Sidebars have been on websites long before Google introduced its first iteration of Material Design back in 2014. Since then, a lot of things have changed, but the company's condensed version of the sidebar has stuck with many websites over the years, most prominently Google Photos. It has also found its way into many other Google web services, like Google Play Music, YouTube, Hangouts, and even Gmail. Now Google has finally added this condensed sidebar to its Material Design guidelines and gave it a proper name: navigation rail. The specification is still under development, and it might even come to Android apps using tablet layouts in the future.
Since we've already seen navigation rails across many Google websites, the underlying principles aren't novel: Much like bottom bars on small screens, rails are supposed to offer easy access to the most important top-level destinations of a (web) app. In Google Photo's case, these are in fact the same you can find in the corresponding Android app's bottom bar, the only addition being a shortcut to create and buy photo books. The same is true for YouTube, which includes an additional shortcut to your history on the website.
Here are examples of the navigation rail across some of Google's websites.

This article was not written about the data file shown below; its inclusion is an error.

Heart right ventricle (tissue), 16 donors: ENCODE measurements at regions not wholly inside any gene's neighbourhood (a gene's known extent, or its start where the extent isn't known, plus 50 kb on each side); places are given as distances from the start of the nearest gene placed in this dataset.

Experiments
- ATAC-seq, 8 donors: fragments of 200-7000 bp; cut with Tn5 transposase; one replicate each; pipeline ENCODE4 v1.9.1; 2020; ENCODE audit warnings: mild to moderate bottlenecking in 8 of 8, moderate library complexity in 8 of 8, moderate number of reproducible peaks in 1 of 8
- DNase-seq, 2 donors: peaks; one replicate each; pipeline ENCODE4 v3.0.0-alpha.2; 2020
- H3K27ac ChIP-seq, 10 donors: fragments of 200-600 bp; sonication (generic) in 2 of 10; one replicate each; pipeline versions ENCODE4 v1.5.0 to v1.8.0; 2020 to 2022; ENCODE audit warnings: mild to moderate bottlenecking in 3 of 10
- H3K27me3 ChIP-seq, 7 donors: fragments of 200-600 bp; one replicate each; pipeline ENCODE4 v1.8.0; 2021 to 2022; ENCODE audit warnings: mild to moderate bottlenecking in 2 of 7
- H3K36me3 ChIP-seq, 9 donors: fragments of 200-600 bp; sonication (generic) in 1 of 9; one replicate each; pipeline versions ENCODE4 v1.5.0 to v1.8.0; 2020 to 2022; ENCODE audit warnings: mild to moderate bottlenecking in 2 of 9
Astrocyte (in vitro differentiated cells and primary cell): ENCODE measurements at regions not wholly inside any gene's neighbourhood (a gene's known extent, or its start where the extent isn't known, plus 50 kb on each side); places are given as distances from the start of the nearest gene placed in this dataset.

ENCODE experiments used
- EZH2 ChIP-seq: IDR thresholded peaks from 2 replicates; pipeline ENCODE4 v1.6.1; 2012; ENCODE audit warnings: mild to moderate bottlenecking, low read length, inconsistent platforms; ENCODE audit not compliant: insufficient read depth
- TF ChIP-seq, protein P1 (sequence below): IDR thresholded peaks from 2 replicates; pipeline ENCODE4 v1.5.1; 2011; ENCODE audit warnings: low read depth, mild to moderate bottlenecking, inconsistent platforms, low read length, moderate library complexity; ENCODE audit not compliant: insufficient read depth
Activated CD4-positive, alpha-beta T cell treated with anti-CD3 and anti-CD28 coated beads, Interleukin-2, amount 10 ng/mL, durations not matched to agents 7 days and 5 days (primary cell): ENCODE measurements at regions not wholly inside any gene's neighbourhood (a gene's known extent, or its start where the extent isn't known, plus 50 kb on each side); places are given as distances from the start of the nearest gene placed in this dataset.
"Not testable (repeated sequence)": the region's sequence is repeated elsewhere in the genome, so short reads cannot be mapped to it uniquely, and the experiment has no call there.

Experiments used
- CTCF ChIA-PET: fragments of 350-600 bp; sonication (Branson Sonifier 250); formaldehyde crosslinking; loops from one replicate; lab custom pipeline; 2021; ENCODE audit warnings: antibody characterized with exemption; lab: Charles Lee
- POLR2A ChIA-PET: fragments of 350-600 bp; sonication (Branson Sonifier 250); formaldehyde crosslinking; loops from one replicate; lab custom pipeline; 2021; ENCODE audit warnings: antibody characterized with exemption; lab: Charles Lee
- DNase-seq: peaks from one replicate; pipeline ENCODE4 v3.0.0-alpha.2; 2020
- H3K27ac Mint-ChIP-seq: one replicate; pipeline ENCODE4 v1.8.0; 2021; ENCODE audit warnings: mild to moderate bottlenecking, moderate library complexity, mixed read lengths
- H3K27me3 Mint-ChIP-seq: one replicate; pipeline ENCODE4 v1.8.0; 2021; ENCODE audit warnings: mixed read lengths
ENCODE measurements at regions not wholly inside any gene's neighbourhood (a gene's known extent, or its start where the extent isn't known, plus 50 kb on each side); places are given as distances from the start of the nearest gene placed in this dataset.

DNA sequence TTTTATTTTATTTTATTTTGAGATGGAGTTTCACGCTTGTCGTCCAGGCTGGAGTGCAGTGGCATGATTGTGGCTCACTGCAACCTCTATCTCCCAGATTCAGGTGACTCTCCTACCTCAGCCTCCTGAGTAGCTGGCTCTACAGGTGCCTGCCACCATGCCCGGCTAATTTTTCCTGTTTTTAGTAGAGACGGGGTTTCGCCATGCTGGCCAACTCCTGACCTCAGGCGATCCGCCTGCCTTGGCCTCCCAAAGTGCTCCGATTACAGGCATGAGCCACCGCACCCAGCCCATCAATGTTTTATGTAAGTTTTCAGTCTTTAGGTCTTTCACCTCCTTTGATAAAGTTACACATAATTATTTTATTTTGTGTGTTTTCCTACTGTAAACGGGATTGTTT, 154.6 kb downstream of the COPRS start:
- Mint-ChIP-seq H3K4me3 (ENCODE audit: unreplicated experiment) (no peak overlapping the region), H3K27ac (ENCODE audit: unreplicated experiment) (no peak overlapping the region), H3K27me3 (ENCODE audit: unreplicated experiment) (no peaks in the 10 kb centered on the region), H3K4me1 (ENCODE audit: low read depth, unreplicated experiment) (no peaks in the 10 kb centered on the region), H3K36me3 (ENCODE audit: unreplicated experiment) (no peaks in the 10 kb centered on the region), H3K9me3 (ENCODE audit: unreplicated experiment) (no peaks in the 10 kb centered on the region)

Google being Google, there are wide variations between navigation rails across its services, and the company doesn't adhere to its own best practices. That's understandable, though, since the guidelines are brand-new, but some issues do seem like broad oversights. The most glaring one can be found in Gmail, where navigation rail items are not accompanied by descriptions. That makes custom labels extremely hard to discern, especially when more than one share the same color.
The guideline states: "Caution. Ensure that icons are clear to users if labels are omitted." Yeah, about that...
The idea behind the navigation rails is well intended, though: They help create smooth transitions between mobile and desktop experiences. Android apps developed with Chrome OS in mind might heavily benefit from rails, as they'll be able to scale more easily across different window sizes. Google does a good job visualizing that idea:
You can already experience these three formats when you look at the YouTube website and app.
Many other Google services like Drive and Maps don't have navigation rails yet, but since the Drive and Maps apps both have bottom bars, I'd hope that we soon see the rails on their desktop interfaces, as well. Maybe the company even manages to unify the approach across its websites and apps once the new guideline is finalized.